Arlington City Council Adopts $518 Million Budget, 5th Consecutive Property Tax Rate Reduction
By Susan Schrock, Office of Communications
Posted on September 16, 2020, September 16, 2020

FY 2021 Budget and Business Plan

The Arlington City Council on Tuesday adopted the $518 million Fiscal Year 2021 operating budget, which includes a property tax rate reduction for the fifth year in a row, no increases for residents’ water and sewer rates, and slight increases in the garbage collection rate and storm water fee.

Budget plans for next fiscal year, which begins Oct. 1, include investments in public safety, public health and information technology, expansion of the successful Via rideshare transportation service citywide thanks largely to a federal grant, and support for Arlington’s award-winning parks and recreation amenities. This includes this week’s opening of The Beacon, which is the new recreation center at Webb Community Park in southeast Arlington, as well as the upcoming opening of the East Library and Recreation Center.

The budget also includes funding for a $450,000 generator to ensure the health and comfort of animals being cared for at Arlington Animal Services Center, a $200,000 land planning study along south State Highway 360, $2.2 million in new software to update and secure the backbone of the City’s finance and personnel systems, $325,000 for firefighter bunker gear and $211,392 to fulfill a federal COPS grant that has added 15 police officers.

Property Tax Rate and Exemptions

The council also voted to lower the City’s property tax rate for a fifth consecutive year, down from $0.6240 per $100 of assessed value to $0.6225 per $100 of assessed value. The City’s property tax rate, which remained flat for 14 years prior to the series of reductions, will now have dropped by about 2.5 cents since 2016.

The Arlington City Council also reauthorized a variety of residential property tax exemptions, including the largest homestead exemption by state law of 20% of the property value. The City also offers a senior tax freeze as well as $60,000 exemptions for those who are over 65, disabled veterans and disabled persons. Exemptions are also available to surviving spouses of U.S. Armed Forces members and first responders who are killed in action. Seniors over the age of 65 in Arlington may also be eligible to defer payments.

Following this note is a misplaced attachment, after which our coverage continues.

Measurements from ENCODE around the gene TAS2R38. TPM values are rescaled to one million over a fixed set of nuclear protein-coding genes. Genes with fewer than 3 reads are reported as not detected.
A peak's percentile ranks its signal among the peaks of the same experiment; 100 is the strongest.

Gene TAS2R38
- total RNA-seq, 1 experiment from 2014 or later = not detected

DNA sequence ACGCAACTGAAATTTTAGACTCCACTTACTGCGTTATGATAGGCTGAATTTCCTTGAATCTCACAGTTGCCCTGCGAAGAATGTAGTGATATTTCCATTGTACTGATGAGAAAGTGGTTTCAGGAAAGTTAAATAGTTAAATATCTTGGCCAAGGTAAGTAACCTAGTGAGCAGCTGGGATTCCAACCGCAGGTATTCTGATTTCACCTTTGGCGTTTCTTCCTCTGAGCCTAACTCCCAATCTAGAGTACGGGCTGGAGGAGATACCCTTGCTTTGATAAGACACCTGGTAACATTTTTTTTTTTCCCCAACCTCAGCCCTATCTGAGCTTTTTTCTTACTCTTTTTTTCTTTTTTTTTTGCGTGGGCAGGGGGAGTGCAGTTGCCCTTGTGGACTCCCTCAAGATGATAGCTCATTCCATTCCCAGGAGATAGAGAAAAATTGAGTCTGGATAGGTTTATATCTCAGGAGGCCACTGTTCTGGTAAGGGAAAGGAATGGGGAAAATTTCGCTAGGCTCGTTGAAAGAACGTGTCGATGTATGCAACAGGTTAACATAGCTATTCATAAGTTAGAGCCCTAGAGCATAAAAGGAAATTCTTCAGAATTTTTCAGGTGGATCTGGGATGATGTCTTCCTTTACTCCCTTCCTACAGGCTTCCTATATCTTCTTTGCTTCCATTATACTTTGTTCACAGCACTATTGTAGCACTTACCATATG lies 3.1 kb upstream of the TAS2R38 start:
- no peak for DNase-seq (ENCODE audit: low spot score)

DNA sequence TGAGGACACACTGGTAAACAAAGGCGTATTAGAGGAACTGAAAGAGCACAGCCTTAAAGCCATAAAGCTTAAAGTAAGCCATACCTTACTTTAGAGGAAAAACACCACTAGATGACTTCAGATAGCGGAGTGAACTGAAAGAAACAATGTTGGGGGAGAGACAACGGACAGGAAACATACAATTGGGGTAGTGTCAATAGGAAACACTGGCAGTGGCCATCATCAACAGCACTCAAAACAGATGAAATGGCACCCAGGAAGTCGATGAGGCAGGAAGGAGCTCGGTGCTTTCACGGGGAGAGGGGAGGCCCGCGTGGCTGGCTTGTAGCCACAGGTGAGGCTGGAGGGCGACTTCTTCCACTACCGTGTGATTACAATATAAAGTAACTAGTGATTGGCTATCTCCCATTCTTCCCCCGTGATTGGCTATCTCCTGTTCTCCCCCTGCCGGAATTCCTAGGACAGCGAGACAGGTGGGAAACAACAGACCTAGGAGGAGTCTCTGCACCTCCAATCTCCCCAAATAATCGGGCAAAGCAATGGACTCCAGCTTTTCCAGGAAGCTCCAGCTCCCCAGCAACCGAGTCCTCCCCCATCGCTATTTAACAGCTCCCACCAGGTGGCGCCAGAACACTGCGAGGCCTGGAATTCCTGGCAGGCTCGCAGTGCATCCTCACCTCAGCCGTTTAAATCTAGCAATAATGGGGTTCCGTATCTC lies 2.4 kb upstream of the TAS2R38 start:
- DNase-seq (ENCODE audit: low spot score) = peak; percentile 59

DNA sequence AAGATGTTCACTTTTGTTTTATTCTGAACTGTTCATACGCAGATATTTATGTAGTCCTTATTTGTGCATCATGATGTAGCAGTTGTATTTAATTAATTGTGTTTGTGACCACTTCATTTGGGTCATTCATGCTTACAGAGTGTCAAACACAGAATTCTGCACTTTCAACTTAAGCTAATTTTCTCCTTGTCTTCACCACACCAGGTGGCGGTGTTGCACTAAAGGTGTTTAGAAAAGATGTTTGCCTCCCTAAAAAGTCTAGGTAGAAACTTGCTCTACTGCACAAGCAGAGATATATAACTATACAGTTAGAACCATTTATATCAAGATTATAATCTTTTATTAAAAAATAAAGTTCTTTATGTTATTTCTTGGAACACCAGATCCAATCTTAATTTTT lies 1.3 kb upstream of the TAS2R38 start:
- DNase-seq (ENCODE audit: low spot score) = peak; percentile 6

Water, Stormwater and Garbage Collection Rates

Arlington strives to provide quality services and amenities to its residents, visitors and business community at the lowest possible cost. In addition to keeping the City’s water rate the same for the coming fiscal year, Arlington also proposed a modest increase to the garbage collection rate and an increase to the stormwater rate by a quarter. This would be a 50% decrease over recent annual rate increases.

New rates will be in effect on Oct. 1 for trash and recycling collection services and the City’s stormwater (drainage) fee. The Stormwater Utility Fee will increase from $7.25 to $7.50 per month for households to help the City pay for a systematic investment in flood mitigation. The trash and recycling collection fee will increase from $16.01 per month to $16.21 per month.

Improving Equity

Improving equity and equality in Arlington is also a top priority. The recently appointed Unity Council will spend the next few months studying the best approaches to accomplish this. In the meantime, good, practical solutions are already being implemented.

For example, the council approved the elimination of the $20 public safety fee for police-initiated tows for uninsured motorists as well as the expansion of the “Build-a-Dream” scholarship program that allows youth to participate in parks programs. The City will also now begin refunding residential water deposits for customers with excellent payment history for 12 continuous months.

And, a soon-to-be completed Disparity Study will help the City strengthen its commitment to using Minority and Women Owned Businesses. This year’s budget includes $461,919 to implement the recommendations from the report in an effort to improve the City’s MWBE participation and progress toward greater equity.

Council Priorities

Arlington's proposed budget and business plan is built around supporting the City Council's five priorities: Champion Great Neighborhoods, Support Youth and Families, Invest in Our Economy, Enhance Regional Mobility and Put Technology to Work. Proposals include investing $27 million in road maintenance, nearly $159 million in public safety, $16.5 million for parks and $8 million for libraries.

Support Youth & Families, Coronavirus, Put Technology To Work, Champion Great Neighborhoods, Invest In Our Economy, Enhance Regional Mobility
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